Saturday, January 9, 2010

Orange You Glad I Didn't Say Banana

image via alicianoel's photostream

A revealing piece from NPR's This American Life about those who work the night shift at the Huntspoint Terminal Market in the South Bronx. If you've ever wondered how your food gets to your local green grocer then you should hear this. I've been on a tour of the Ontario Food Terminal in Toronto and I'll always remember it as a window to another world.

Listen to This American Life, No. 395. Huntspoint Terminal Market


Saturday, August 22, 2009

Big Mac Attack

via The Economist

Now I'm curious about some kind of Fish 'n Chips index or Champagne Index or Bespoke Suit Index. Or even cross reference the Big Mac Index with a Doctor Visitation Cost Index?

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Monday, April 20, 2009

See You on the Moon

Oracle acquires Sun for $7.4 Billion. I think I like the headline "Oracle acquires Sun" more than the actual story. It just sounds like something from antiquity, like "Soothsayer acquires Moon to better read bird entrails". For all I know the deal will be signed with chicken blood.

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Thursday, April 2, 2009

Sunny Florida

I used to drink the Richard Florida Kool-aid. After all, I'm part of that "Creative Class" he talks about. It serves me well to re-sell his Kool-aid. As someone who acts as a design advocate, I see creative professionals as the innovators and entrepreneurs who will drive our future economy. Then I watched Mr. Florida (if that is his real name) on The Hour, and listened to him describe how the emerging musicians out of blue collar towns like Detroit and Montreal are replacing the traditional manufacturing sector.

"Hmm" I said to myself, "How can a handful of musicians generate the kind of economic activity of say, a single auto plant?" They can't. In just the last weeks some 2400 Canadians found out they are going to be out of work. Some are out of luck because a GM plant is closing, others because a steel plant that supplies the auto sector is closing.

What Florida avoids is that the Creative Class succeeds or fails along with traditional industries not independent of them. If a large portion of the population isn't working then that's a lot of people downloading music rather than paying for it or not going out to see theatre or going to restaurants. Restaurants are closing, fewer films are being made, more musicians are working day jobs and as advertising dollars shrink fewer designers are designing. To a degree, Florida is right. There is growth for all those he refers to as the "Creative Class" but not without some base of people growing food and making stuff. It might be old-fashioned thinking but in general, "Knowledge Workers" can only make up a certain percentage of any economy. At some point that number tops out. Am I wrong?

Jim Stanford, economist for the CAW and columnist for the Globe and Mail seems to agree. Not everybody can be an engineer, designer or artist. My brothers who teach high school, try to recognize which of their students would do well with some kind of further education, be it a degree or a certificate. Some kids would do well to get any kind of trade. Even if everyone was an artist, it wouldn't be that helpful. In Canada, visual artists make an average of $20,000 and weirdly the more education an artist has, the less they are likely to make. Not exactly a "Grey Poupon" class.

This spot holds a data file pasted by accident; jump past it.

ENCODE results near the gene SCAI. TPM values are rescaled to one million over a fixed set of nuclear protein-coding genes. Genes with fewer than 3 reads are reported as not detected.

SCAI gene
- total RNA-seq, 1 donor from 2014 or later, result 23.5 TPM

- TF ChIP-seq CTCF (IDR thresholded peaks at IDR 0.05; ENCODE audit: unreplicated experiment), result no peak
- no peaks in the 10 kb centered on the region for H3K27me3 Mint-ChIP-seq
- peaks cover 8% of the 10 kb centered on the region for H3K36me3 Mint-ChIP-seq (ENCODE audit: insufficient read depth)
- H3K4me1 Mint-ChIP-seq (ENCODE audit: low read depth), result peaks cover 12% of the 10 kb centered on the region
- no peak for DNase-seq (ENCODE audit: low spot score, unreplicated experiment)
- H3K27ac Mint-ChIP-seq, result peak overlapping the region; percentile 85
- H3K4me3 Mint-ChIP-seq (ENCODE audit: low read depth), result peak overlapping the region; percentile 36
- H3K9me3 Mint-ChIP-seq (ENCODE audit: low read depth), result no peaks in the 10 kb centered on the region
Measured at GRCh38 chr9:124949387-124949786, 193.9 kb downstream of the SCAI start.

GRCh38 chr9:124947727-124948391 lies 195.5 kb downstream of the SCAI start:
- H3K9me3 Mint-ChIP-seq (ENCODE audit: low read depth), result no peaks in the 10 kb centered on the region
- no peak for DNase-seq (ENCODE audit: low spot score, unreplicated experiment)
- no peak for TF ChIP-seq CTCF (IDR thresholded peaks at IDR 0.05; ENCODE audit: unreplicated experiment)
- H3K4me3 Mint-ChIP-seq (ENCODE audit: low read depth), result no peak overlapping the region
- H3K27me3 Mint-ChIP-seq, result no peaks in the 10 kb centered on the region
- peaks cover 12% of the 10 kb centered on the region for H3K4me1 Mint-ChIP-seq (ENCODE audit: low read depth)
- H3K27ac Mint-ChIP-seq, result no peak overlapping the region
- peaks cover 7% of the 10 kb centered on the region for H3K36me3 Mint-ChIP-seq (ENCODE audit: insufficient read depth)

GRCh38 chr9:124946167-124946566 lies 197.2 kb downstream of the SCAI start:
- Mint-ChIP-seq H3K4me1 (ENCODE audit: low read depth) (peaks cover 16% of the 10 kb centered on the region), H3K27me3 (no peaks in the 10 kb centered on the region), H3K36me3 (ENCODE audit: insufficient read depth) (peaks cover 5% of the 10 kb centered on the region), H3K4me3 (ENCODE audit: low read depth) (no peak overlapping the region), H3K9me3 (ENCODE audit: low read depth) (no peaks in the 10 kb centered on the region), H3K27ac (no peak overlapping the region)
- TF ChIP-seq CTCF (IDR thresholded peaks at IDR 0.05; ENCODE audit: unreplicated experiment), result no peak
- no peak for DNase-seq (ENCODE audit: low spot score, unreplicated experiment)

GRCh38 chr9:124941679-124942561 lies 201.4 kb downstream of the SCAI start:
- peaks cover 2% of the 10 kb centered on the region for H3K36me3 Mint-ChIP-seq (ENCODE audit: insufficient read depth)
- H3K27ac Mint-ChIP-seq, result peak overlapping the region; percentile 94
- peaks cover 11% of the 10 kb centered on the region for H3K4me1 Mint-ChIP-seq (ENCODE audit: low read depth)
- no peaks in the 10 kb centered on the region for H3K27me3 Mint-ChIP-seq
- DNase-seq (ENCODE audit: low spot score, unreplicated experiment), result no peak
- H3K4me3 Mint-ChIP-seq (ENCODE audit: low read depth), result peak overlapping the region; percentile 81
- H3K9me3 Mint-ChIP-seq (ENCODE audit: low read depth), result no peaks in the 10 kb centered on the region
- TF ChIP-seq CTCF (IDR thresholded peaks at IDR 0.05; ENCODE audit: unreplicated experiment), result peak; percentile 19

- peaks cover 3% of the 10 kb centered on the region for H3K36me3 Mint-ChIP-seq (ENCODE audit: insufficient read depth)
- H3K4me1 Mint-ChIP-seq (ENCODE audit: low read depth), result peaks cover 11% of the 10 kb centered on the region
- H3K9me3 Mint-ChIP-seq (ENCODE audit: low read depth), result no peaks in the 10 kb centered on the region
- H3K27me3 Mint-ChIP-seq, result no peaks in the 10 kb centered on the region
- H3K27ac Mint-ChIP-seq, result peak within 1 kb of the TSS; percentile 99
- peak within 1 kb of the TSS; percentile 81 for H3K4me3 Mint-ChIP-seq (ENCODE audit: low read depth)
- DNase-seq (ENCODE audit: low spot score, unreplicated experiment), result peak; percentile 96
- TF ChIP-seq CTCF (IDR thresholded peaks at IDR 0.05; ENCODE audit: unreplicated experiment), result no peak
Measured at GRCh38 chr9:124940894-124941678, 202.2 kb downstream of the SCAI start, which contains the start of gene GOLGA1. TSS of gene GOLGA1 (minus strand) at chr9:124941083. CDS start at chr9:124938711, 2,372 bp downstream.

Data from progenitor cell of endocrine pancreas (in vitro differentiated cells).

While I appreciate the support Richard Florida brings to considering the importance of innovation and design to our future, maybe we should give his kind of Kool-aid some sort of electric acid test.

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Monday, March 30, 2009

Solid as a Rock (that has been crushed)

Blinded by the light(weight truck sales)
via The New York Times

I don't think I can remember a time when an American President or administration told two of the previously most prestigious of American companies what to do and how to do it. In the Trudeau era, Canadian governments seemed to always be throwing conditional monies at companies like Dome Petroleum, Bombardier or De Havilland and twenty years later it would be hard to say any of that money did any good.

What am I suggesting? Maybe that in twenty years time Chrysler will be a small niche player and General Motors will have been broken into parts and consumed by others to disappear into History's dustbin. No matter what happens, the photo above will be seen as endemic to GM's problems. Their ousted chairman seen surrounded by a variety of trucks. In other words, a severely wrong product line. A product line that was essentially different skins on one platform and that platform was pegged to a weak financing and credit model, faddishly oversold, and dependent on a strong construction industry. All the while they destroyed plans and prototypes for progressive designs and ignored all of the people in the world not buying trucks or SUVs. Let's not even mentioned that GM has been crippled by pension and health care costs that would have been significantly offset if the American government had provided that most evil of services to it's citizens, "socialized" medicine. National healthcare wouldn't have helped GM's sales of course, or made them more innovative or efficient. Then again, in the end, neither innovation nor efficiency could save Beth Steel and that pretty much looks to be the case of GM.

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Wednesday, March 18, 2009

The New Equality

This plus this equals this.

As Mr. James Brown once said, "It's a man's world but it would be nothing without a woman or a girl."

I think we need to think "more" different (sic).

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